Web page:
Advocacy 101 – Tips for Organizations

Your organization has the right – and the responsibility – to participate in the legislative process. And while the Coalition is working on behalf of your organization, it is important for arts and culture organizations to remain informed and involved.

Below are legal regulations for organizational advocacy and tips on how to inform and involve the staff, board and volunteers of your organization.

Legal Regulations for Organizational Advocacy:

As a 501(c)3 nonprofit, your organization CAN:
Educate elected officials on issues of concern in the arts and culture community, arrange meetings with them to learn their views on arts and culture, invite them to organizational meetings and events, and send them literature on arts and culture issues.

As a 501(c)3 nonprofit, your organization CANNOT:
Endorse or oppose candidates for public office; collect or distribute funds for political campaigns; use your facilities for political fundraising (although you can rent out your facility to candidates at the market rate). You may also engage in legislative activities up to a “substantial limit” (the IRS has a lobbying limit for organizations; contact the Coalition for more information).

Make Sure Your Organization is a Member of the Coalition

As a Coalition member, your organization benefits from timely legislative updates and collective action on arts- and culture-related local, state, and federal policymaking and legislation. Join Now

To maximize your organization’s membership, be sure to:
  • Sign up to receive our Action Alerts e-mails to receive up-to-the-minute news and advocacy campaigns, and forward them to your co-workers.
  • Schedule an Advocacy 101 workshop to be held at your organization for staff and board
  • Coalition members can have the Coalition provide your staff and board with personalized legislative and congressional contact sheets so that everyone can have their elected officials’ information at their fingertips.

Advocacy Checklist for Organizations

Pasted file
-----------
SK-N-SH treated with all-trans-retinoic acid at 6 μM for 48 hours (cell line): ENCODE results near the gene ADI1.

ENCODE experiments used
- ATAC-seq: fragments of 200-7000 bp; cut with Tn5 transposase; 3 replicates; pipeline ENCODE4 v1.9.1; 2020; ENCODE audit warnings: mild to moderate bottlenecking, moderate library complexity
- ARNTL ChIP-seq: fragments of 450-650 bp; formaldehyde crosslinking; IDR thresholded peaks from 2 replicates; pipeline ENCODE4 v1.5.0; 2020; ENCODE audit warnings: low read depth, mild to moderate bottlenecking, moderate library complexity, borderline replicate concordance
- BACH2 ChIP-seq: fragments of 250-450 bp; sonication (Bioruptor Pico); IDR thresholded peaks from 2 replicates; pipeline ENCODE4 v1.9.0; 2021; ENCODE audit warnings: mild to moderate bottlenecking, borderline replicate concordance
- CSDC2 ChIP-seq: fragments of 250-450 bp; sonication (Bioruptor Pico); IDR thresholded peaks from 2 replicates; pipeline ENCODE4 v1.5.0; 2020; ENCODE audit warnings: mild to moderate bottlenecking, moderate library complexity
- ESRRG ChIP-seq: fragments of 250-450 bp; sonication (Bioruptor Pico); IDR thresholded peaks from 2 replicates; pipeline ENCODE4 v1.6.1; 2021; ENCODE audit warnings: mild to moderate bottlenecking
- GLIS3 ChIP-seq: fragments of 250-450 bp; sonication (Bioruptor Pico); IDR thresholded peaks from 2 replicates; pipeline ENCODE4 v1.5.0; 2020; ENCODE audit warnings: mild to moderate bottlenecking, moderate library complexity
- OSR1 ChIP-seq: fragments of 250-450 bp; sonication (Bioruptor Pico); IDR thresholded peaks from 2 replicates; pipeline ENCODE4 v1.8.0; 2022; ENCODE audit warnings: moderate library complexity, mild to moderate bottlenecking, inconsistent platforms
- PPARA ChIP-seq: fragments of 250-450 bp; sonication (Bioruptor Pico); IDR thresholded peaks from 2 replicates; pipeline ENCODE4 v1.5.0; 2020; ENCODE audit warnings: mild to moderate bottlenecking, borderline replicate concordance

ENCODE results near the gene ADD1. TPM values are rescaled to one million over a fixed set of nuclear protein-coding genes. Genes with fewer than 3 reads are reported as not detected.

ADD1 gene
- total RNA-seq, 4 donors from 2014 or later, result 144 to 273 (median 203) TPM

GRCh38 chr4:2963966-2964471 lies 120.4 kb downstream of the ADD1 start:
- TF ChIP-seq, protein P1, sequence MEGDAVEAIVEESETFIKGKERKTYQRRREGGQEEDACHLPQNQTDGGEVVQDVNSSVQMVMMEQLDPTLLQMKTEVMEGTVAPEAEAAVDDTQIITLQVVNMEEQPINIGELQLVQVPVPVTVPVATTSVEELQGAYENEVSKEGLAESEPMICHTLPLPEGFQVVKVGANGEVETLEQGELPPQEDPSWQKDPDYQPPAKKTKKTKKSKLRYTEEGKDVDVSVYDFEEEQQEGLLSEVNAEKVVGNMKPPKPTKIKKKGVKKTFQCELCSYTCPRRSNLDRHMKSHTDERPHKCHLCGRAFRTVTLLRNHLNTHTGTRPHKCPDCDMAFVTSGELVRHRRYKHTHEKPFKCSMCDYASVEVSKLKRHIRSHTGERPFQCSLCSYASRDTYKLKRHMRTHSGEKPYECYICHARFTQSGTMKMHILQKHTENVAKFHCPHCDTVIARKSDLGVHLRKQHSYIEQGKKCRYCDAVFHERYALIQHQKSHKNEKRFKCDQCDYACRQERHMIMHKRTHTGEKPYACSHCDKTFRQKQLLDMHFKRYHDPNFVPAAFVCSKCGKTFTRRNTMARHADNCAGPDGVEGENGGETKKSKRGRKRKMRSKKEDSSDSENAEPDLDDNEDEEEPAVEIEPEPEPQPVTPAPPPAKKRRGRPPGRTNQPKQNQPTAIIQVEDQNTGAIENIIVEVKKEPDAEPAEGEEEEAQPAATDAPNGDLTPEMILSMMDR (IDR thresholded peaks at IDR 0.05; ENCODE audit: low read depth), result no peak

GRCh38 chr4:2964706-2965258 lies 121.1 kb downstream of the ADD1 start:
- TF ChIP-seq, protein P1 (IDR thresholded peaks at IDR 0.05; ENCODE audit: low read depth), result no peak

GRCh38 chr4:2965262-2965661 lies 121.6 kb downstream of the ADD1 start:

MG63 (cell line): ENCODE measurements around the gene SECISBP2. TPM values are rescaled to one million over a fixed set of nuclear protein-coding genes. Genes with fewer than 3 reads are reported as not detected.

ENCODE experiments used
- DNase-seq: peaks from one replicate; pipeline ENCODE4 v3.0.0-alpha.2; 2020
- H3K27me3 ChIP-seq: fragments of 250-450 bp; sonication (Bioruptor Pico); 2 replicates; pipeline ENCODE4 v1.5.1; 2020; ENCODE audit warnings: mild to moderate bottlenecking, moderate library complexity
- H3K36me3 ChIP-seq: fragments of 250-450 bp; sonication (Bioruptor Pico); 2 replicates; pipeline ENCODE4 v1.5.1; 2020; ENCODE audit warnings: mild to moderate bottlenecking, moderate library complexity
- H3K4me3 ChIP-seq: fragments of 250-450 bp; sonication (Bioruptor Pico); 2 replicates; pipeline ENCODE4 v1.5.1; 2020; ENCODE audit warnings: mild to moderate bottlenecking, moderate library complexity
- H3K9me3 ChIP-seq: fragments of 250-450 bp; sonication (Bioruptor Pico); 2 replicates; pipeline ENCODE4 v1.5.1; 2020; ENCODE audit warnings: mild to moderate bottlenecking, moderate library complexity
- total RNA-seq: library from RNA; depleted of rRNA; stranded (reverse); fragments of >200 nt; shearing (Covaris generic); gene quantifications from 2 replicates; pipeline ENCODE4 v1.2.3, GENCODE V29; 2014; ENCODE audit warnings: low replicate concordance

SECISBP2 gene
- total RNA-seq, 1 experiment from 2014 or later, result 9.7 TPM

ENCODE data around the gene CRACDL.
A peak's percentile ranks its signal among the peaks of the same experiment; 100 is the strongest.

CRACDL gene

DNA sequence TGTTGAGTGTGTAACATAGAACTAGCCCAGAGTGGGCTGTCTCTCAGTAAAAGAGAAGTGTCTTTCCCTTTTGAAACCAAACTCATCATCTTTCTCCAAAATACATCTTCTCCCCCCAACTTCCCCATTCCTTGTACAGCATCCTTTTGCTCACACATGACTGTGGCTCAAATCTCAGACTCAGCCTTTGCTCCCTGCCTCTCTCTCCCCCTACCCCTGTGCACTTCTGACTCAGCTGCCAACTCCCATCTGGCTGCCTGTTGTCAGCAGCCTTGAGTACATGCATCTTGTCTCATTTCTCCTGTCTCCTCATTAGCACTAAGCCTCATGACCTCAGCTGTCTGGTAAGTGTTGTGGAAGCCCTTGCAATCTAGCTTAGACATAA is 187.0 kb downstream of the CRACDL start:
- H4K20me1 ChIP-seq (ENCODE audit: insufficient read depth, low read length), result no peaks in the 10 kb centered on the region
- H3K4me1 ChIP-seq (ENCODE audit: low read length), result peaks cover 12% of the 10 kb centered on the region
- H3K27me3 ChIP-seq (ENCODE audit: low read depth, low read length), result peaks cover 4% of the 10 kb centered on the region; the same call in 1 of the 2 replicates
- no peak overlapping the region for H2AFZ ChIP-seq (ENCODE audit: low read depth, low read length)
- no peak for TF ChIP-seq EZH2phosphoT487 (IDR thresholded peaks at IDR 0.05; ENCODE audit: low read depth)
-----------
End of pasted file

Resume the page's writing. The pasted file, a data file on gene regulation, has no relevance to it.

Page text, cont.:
Integrate advocacy into your organizational practice. Remember, communication with elected officials is most effective when it is ongoing, rather than simply during a crisis. Build relationships with elected officials and share with them what your organization does and why it is beneficial to the community.

Here are some year-round advocacy initiatives for organizations:

  • Join or renew your organization’s Coalition membership.
  • Put your elected officials on your organization’s mailing list. Make sure the data is updated annually or as elections occur.
  • When your organization receives a grant from the California Arts Council or other state agencies, write a thank you note to your legislators and to the Governor. When your organization receives a grant from a federal agency, write a thank-you note to your Congressional representative and California’s two senators.
  • When you are turned down for a grant due to lack of funds, write to your legislators and the Governor asking for increased support for arts and culture.
  • Be kind, not confrontational. Make friends.
  • Appoint a board member to become an Advocacy Liaison to the Coalition. This person can report to your board on federal, state and local political activity affecting the arts.
  • Invite your elected officials for a tour of your facility and educate them about what you do and how your community benefits.
  • Invite your elected officials to openings and community celebrations and ask them to make a short speech about the importance of the arts and culture to your community. Take pictures of elected officials at these events and send them to your local paper.  If you publish a newsletter, include photos of officials attending your events.
  • Invite your elected officials to speak with your board of directors about arts and culture.

*Special thanks to the Minnesota Citizens for the Arts for their advocacy tips.